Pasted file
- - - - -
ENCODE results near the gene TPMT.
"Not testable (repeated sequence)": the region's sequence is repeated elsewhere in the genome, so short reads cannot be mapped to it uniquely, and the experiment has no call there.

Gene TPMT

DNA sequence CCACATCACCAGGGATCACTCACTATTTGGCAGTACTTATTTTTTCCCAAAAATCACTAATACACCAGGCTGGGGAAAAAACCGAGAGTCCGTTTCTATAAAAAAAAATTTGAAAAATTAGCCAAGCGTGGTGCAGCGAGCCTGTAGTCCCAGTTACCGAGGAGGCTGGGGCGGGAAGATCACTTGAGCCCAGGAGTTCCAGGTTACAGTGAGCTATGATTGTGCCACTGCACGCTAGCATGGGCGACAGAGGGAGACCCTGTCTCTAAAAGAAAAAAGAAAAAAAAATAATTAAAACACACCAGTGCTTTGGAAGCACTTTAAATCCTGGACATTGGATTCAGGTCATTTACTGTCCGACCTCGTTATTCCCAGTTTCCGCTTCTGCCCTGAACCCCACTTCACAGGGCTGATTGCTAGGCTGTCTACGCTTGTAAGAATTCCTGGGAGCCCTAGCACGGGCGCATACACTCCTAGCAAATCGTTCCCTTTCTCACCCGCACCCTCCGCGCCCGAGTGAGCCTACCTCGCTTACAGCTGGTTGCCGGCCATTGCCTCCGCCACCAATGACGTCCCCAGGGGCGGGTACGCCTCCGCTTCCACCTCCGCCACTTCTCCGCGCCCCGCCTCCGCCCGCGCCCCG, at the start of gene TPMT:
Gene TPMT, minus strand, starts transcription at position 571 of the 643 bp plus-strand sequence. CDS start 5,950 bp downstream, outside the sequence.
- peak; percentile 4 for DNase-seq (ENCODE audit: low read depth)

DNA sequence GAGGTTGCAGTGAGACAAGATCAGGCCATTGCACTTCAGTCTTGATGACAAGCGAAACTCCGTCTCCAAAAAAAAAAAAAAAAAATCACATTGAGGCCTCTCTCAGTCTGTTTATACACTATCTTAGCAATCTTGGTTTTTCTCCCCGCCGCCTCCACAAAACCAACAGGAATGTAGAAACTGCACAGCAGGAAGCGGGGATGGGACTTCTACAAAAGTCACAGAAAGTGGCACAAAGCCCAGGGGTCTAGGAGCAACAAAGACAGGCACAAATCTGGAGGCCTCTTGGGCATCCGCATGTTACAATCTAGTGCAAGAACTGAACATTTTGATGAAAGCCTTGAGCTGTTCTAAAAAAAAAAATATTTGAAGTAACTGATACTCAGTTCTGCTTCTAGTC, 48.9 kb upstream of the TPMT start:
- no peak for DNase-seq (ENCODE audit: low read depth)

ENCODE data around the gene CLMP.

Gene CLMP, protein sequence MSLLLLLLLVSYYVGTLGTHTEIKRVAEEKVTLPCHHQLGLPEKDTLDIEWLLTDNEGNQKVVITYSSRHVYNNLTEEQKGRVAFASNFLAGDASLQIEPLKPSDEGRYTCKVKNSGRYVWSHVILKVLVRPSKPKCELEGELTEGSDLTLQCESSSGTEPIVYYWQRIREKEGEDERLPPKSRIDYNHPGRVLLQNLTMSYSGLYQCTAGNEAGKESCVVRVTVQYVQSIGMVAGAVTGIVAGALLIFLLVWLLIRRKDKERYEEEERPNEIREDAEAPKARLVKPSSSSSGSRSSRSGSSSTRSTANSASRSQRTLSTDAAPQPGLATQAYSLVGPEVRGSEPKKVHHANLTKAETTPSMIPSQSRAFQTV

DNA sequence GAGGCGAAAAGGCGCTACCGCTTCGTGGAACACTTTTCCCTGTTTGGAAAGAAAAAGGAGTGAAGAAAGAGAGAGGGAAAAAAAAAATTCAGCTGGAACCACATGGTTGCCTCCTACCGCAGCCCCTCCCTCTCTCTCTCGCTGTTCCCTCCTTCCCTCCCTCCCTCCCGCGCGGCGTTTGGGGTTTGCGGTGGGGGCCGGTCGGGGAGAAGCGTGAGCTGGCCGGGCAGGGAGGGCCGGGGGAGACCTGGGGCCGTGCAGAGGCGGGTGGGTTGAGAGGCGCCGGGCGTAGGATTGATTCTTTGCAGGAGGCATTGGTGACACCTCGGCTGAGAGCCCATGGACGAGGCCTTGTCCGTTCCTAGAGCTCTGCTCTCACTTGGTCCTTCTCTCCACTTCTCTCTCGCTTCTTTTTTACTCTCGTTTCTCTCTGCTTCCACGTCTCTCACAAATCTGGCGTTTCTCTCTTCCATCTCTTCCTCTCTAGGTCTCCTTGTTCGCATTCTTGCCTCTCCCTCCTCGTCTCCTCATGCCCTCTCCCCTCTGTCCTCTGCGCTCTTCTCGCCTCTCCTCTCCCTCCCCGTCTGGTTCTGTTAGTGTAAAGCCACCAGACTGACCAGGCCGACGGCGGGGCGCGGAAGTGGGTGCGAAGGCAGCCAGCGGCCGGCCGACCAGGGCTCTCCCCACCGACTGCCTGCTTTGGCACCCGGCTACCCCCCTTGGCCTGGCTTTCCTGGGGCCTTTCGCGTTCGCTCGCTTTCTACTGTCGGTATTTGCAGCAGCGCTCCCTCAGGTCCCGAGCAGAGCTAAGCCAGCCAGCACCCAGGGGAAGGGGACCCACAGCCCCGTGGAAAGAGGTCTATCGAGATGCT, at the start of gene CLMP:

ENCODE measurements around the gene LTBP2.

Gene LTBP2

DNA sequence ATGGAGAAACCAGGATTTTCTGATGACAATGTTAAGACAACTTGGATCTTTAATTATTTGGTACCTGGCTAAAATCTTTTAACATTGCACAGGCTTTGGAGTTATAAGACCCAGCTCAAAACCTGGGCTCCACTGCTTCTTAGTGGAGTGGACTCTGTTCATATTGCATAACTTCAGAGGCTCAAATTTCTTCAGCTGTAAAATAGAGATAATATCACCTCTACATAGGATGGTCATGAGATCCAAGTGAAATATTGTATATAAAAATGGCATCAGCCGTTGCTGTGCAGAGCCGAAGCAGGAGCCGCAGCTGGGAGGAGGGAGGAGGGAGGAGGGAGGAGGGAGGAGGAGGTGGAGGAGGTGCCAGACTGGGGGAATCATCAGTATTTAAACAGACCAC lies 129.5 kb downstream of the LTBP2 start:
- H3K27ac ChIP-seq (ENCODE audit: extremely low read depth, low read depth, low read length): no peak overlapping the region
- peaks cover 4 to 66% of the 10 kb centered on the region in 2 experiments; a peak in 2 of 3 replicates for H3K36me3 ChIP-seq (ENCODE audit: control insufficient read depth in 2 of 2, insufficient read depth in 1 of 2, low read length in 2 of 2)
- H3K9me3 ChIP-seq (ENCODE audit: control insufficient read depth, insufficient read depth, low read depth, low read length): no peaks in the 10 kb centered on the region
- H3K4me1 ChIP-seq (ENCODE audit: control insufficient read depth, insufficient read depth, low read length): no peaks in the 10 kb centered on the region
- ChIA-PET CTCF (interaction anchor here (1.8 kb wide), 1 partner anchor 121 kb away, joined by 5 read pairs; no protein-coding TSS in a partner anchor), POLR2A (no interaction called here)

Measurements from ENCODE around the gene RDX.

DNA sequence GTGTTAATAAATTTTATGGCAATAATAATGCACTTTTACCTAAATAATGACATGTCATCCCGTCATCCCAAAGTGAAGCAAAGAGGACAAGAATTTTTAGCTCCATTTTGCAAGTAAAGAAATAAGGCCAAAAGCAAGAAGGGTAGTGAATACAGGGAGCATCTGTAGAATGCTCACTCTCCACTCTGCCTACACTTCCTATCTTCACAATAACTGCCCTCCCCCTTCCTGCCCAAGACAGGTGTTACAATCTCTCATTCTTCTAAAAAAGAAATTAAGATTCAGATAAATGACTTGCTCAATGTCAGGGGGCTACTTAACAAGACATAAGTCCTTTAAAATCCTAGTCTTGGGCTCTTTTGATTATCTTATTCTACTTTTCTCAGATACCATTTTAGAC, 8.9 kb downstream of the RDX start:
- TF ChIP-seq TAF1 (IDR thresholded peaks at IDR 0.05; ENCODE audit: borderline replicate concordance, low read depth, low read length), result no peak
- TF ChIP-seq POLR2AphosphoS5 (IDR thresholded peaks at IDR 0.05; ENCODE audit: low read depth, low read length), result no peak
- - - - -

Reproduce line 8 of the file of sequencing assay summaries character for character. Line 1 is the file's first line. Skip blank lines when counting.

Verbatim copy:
- no peak for DNase-seq (ENCODE audit: low read depth)